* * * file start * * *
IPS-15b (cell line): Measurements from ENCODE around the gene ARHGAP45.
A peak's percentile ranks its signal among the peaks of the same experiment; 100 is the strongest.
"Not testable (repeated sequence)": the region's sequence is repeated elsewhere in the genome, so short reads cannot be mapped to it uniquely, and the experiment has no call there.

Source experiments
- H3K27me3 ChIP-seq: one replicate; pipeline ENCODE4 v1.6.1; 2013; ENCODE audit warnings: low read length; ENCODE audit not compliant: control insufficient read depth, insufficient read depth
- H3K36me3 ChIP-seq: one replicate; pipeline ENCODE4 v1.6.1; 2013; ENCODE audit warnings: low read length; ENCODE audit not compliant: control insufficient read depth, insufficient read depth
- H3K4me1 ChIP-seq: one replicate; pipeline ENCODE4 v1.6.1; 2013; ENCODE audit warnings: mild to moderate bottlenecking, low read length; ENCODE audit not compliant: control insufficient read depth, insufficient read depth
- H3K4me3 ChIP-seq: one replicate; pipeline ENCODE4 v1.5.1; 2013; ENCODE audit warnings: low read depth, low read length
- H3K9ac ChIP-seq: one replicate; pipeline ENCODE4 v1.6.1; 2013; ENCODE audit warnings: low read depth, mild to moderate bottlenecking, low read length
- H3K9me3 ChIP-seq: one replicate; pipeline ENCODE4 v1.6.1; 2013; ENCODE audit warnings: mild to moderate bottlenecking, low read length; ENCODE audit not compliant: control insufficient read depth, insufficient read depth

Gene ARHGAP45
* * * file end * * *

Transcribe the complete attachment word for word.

IPS-15b (cell line): Measurements from ENCODE around the gene ARHGAP45.
A peak's percentile ranks its signal among the peaks of the same experiment; 100 is the strongest.
"Not testable (repeated sequence)": the region's sequence is repeated elsewhere in the genome, so short reads cannot be mapped to it uniquely, and the experiment has no call there.

Source experiments
- H3K27me3 ChIP-seq: one replicate; pipeline ENCODE4 v1.6.1; 2013; ENCODE audit warnings: low read length; ENCODE audit not compliant: control insufficient read depth, insufficient read depth
- H3K36me3 ChIP-seq: one replicate; pipeline ENCODE4 v1.6.1; 2013; ENCODE audit warnings: low read length; ENCODE audit not compliant: control insufficient read depth, insufficient read depth
- H3K4me1 ChIP-seq: one replicate; pipeline ENCODE4 v1.6.1; 2013; ENCODE audit warnings: mild to moderate bottlenecking, low read length; ENCODE audit not compliant: control insufficient read depth, insufficient read depth
- H3K4me3 ChIP-seq: one replicate; pipeline ENCODE4 v1.5.1; 2013; ENCODE audit warnings: low read depth, low read length
- H3K9ac ChIP-seq: one replicate; pipeline ENCODE4 v1.6.1; 2013; ENCODE audit warnings: low read depth, mild to moderate bottlenecking, low read length
- H3K9me3 ChIP-seq: one replicate; pipeline ENCODE4 v1.6.1; 2013; ENCODE audit warnings: mild to moderate bottlenecking, low read length; ENCODE audit not compliant: control insufficient read depth, insufficient read depth

Gene ARHGAP45